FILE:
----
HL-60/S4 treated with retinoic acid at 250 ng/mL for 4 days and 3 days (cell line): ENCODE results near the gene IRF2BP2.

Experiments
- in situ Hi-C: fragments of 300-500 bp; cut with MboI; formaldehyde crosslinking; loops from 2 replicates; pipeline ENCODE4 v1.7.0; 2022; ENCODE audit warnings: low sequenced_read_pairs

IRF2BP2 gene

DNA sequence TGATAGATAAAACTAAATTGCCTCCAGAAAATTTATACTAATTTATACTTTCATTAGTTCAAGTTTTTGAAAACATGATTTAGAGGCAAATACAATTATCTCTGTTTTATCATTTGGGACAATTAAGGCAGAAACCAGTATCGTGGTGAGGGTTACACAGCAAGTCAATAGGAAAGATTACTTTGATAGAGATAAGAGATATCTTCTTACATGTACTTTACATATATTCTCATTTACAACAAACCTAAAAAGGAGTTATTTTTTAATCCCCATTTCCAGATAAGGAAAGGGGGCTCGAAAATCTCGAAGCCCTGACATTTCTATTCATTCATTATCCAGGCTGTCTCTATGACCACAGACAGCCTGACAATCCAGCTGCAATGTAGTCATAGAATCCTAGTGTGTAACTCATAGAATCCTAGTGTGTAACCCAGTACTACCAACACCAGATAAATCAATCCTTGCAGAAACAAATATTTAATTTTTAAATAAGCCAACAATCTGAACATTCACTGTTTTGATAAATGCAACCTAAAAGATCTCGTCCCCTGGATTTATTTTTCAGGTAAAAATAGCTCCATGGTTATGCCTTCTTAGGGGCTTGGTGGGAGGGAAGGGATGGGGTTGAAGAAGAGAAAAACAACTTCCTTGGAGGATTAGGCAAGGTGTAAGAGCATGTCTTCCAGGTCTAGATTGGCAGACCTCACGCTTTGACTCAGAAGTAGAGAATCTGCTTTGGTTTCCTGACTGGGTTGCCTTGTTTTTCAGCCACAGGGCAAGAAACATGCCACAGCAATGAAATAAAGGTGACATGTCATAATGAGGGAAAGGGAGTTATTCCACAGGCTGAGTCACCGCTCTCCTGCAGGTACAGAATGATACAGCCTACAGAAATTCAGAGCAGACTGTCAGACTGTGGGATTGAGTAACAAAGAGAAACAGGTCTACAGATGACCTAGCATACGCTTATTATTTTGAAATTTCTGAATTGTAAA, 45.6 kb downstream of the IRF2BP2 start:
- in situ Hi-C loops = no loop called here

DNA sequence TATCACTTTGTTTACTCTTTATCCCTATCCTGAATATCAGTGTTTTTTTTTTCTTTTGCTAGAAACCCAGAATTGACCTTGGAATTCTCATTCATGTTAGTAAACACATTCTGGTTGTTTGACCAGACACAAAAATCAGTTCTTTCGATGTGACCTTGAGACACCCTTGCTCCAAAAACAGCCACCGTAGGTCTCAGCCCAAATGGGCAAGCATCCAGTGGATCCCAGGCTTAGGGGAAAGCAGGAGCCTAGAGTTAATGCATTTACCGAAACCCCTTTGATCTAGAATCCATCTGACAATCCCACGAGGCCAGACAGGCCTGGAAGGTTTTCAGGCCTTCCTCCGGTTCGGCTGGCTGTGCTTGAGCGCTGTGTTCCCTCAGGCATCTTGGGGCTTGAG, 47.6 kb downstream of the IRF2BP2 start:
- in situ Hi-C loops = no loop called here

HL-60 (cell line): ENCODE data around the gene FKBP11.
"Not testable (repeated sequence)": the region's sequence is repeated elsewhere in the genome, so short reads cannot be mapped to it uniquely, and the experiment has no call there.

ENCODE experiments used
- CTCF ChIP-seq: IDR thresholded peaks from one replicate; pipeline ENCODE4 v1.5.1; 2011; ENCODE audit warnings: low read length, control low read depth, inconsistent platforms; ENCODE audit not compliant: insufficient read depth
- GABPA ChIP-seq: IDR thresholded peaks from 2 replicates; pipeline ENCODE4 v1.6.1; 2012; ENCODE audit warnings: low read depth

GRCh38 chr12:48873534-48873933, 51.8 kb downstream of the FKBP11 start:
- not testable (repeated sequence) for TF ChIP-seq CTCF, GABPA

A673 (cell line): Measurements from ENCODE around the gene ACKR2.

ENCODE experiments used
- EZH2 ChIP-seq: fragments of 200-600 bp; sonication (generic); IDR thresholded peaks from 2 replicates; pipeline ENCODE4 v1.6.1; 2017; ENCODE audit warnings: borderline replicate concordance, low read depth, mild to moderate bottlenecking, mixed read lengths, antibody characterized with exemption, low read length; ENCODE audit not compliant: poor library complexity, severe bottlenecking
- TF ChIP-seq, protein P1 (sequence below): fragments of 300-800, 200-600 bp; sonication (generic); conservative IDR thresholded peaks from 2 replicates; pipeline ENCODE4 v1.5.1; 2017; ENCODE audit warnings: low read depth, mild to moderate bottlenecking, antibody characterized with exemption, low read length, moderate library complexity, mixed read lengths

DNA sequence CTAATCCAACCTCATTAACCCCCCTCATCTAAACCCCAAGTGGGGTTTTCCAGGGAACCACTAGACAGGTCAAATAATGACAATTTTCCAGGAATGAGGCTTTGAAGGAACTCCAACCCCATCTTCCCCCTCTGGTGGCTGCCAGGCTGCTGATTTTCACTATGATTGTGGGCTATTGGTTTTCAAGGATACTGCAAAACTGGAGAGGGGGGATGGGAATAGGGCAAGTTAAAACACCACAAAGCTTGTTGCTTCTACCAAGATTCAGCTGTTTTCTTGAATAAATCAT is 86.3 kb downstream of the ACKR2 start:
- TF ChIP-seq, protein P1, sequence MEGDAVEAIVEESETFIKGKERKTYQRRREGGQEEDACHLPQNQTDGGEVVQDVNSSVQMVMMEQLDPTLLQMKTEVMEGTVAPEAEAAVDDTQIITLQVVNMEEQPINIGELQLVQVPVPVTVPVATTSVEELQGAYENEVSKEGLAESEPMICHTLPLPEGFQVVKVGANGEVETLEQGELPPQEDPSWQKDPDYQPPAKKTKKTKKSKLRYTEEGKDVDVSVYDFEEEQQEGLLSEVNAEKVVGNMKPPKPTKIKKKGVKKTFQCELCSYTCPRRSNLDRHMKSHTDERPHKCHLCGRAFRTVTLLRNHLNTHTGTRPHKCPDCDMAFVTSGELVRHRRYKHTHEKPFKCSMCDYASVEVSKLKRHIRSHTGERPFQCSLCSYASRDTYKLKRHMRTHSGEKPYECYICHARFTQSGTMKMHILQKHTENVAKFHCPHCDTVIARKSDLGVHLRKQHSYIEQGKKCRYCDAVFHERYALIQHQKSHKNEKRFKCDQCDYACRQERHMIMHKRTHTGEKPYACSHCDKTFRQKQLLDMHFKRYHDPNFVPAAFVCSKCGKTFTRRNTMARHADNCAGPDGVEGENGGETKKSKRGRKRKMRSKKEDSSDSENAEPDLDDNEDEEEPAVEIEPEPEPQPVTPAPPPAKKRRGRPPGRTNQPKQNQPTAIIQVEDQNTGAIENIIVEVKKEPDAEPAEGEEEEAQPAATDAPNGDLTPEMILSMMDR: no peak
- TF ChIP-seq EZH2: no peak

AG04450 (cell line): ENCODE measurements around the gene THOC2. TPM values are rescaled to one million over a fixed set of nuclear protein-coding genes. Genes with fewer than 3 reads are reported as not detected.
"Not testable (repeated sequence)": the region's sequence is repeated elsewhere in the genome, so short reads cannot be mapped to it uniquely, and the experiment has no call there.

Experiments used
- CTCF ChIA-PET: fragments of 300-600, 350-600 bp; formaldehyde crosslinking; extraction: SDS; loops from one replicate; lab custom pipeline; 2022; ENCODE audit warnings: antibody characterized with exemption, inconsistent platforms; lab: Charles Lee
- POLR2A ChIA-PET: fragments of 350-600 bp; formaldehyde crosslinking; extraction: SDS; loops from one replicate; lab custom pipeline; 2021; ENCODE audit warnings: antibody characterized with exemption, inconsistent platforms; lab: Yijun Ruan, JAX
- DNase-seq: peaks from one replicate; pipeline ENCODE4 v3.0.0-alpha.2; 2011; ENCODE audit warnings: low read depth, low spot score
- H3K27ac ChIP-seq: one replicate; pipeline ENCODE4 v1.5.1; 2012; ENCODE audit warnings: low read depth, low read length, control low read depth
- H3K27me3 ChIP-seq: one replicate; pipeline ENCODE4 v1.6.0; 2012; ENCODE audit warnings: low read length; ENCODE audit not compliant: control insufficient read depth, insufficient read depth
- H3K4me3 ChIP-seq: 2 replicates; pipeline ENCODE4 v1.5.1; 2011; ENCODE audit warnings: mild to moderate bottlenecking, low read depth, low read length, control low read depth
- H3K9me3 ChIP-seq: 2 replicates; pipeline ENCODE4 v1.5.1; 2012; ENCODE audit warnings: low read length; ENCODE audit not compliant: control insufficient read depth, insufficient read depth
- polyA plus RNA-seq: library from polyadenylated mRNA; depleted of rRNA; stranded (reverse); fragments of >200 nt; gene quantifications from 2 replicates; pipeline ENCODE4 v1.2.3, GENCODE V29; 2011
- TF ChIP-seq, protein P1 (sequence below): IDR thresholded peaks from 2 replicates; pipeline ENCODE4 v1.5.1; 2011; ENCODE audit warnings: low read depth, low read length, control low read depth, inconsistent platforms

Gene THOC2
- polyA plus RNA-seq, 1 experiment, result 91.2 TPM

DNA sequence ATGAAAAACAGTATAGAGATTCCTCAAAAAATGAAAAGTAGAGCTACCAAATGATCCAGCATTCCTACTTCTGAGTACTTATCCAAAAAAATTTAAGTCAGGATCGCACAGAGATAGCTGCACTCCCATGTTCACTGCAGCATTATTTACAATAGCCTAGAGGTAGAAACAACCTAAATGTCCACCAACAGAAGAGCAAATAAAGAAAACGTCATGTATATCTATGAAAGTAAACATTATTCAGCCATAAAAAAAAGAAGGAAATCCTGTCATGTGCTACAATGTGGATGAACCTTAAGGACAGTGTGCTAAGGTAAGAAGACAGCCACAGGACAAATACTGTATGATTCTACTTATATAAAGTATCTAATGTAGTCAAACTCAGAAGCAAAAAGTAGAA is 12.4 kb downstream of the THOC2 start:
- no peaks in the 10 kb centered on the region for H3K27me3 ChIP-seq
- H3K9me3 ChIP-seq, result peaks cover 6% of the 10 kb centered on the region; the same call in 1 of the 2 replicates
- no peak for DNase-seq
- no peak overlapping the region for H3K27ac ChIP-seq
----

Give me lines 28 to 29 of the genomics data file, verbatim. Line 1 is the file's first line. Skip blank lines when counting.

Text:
- DNase-seq: peaks from one replicate; pipeline ENCODE4 v3.0.0-alpha.2; 2011; ENCODE audit warnings: low read depth, low spot score
- H3K27ac ChIP-seq: one replicate; pipeline ENCODE4 v1.5.1; 2012; ENCODE audit warnings: low read depth, low read length, control low read depth